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answer appears army assertion Barrack called cause charge Cobbett Colonel Gordon conduct consequence court Crown Decius defence Duke of York duty effect election electors Emperor endeavour enemy England fact favour feel France French friends fund gentlemen give Holkar honour hope House of Commons interest Johnstone justice King labour letter liberty Lord Henry Petty Lord Moira Lord Wellesley lordship Majesty Majesty's Major Davis means measure ment military millions mind ministers national debt never ║ ║ object observe occasion opinion parliament party Paull peace pensions persons Pitt political possession present Prince Prince Primate principles produce Prussia reader reason received regiment respect Royal Secretary at War Sheridan shew Sir Francis Burdett suppose taxes ther thing tion treaty troops vote Westminster Whig Whitbread whole wish
Page 275 - That in case the Crown and imperial dignity of this Realm shall hereafter come to any person not being a native of this Kingdom of England this nation be not obliged to engage in any war for the defence of any dominions or territories which do not belong to the Crown of England without the consent of Parliament.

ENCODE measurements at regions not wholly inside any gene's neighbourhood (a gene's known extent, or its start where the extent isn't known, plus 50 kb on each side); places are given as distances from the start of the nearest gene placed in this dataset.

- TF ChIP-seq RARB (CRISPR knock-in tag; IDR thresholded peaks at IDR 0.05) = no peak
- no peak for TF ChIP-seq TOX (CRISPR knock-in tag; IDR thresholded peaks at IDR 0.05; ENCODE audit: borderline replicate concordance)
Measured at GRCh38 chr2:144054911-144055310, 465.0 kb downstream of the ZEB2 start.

Page 149 - It is agreed that creditors on either side shall meet with no lawful impediment to the recovery of the full value in sterling money, of all bona fide debts heretofore contracted.
Page 295 - Whatever be the actual state of the skill, dexterity, and judgment with which labour is applied in any nation, the abundance or scantiness of its annual supply must depend, during the continuance of that state, upon the proportion between the number of those who are annually employed in useful labour, and of those who are not so employed.
Page 431 - The care of souls cannot belong to the civil magistrate, because his power consists only in outward force : but true and saving religion consists in the inward persuasion of the mind, without which nothing can be acceptable to God.
Page 431 - In the third place, the care of the salvation of men's souls cannot belong to the magistrate; because, though the rigour of laws and the force of penalties were capable to convince and change men's minds, yet would not that help at all to the salvation of their souls. For, there being but one truth, one way to heaven; what hope...
Page 703 - Privy Council, to order and declare, and it is hereby ordered and declared, That...
Page 671 - The confidential in. tercoui which he had constantly maintained with Russia, enabled his majesty to specify the terms on which peace with that power might be obtained ; and his minister was...
Page 543 - Blues from the same source of enterprize, which had been regularly trained for that duty, and dressed in an appropriate uniform. The enemy was posted at the village of Reduction, which was on an eminence about two miles from the beach, with the appearance of a fine plain between the two armies, which however proved on the following morning to be only a morass in a high state of verdure. This in some measure checked our advancement nor did the enemy open his field train till the troops were nearly...